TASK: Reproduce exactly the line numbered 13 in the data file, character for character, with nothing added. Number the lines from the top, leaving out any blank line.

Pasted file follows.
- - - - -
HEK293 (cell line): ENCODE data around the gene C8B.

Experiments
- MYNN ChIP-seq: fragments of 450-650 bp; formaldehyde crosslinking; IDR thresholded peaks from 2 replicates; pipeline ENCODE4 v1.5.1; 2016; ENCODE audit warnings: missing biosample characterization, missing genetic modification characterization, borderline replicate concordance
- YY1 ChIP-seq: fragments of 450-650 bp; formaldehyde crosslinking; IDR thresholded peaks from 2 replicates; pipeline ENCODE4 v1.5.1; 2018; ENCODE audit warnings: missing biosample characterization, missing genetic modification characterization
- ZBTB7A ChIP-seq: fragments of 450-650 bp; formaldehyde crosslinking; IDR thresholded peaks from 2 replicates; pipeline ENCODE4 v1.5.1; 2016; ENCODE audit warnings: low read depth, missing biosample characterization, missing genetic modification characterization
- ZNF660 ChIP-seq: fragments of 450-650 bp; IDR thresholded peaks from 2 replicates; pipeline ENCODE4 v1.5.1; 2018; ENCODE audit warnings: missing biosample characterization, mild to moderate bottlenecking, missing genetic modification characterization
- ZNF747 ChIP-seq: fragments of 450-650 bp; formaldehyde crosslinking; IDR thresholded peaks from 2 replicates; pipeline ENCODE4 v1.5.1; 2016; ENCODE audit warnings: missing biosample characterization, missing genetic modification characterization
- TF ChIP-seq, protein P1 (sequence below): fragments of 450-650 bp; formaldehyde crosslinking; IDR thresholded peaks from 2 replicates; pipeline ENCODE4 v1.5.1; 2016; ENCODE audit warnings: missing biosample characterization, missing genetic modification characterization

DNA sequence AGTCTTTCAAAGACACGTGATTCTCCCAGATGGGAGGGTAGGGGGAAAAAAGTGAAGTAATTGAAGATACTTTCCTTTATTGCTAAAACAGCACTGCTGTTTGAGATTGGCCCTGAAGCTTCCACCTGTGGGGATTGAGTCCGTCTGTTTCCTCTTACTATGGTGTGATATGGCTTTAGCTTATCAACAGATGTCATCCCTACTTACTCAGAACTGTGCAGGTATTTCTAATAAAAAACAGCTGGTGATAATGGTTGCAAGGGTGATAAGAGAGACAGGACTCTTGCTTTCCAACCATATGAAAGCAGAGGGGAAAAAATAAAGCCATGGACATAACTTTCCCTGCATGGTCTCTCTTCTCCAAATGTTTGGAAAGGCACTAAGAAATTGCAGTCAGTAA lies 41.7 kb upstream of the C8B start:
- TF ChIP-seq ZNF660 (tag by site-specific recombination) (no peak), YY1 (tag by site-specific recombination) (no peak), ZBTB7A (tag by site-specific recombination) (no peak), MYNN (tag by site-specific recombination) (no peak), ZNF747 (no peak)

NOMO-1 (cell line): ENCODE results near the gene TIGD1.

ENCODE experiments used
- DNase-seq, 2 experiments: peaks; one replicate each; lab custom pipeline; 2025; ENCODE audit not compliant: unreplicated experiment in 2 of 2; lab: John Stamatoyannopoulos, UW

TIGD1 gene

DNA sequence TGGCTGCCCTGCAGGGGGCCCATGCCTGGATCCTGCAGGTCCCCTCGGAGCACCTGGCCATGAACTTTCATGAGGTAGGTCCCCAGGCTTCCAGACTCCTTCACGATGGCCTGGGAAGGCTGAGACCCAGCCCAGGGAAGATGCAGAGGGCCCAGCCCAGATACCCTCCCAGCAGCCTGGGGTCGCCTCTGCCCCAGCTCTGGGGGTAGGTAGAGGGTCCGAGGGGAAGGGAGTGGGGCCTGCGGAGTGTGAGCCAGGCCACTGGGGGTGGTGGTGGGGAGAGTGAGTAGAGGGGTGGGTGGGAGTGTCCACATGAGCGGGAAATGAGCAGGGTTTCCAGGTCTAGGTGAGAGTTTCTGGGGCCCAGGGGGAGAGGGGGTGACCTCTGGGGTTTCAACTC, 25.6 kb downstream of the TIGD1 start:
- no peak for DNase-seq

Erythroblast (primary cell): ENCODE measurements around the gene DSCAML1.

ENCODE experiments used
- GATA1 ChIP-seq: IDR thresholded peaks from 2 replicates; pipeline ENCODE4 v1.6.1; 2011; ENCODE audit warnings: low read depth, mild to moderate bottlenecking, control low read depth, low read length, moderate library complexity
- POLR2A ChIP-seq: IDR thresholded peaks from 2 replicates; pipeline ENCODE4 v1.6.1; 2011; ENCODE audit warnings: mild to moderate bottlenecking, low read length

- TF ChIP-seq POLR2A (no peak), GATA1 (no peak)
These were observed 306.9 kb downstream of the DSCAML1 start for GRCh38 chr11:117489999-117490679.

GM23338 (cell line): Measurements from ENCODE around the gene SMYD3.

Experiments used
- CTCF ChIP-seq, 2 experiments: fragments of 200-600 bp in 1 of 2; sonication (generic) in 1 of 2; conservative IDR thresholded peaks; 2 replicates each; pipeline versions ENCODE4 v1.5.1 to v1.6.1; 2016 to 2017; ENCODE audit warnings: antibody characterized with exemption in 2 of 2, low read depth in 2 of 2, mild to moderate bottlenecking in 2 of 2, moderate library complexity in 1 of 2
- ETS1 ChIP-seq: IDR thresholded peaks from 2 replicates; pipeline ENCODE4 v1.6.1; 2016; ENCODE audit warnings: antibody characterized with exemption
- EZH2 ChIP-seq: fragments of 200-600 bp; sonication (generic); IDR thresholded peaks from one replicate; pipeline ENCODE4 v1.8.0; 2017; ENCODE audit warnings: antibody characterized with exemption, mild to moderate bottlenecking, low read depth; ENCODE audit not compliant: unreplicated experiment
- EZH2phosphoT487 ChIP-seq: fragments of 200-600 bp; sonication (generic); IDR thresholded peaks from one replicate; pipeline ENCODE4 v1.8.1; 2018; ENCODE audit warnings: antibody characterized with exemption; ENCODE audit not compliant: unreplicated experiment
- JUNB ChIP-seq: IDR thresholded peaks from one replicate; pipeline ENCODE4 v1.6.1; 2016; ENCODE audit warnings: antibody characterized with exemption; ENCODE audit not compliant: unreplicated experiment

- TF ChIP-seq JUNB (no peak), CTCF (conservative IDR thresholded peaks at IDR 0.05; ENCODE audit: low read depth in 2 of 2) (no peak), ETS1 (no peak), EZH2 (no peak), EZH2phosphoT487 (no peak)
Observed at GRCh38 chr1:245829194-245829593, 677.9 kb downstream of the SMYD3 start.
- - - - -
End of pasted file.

- DNase-seq, 2 experiments: peaks; one replicate each; lab custom pipeline; 2025; ENCODE audit not compliant: unreplicated experiment in 2 of 2; lab: John Stamatoyannopoulos, UW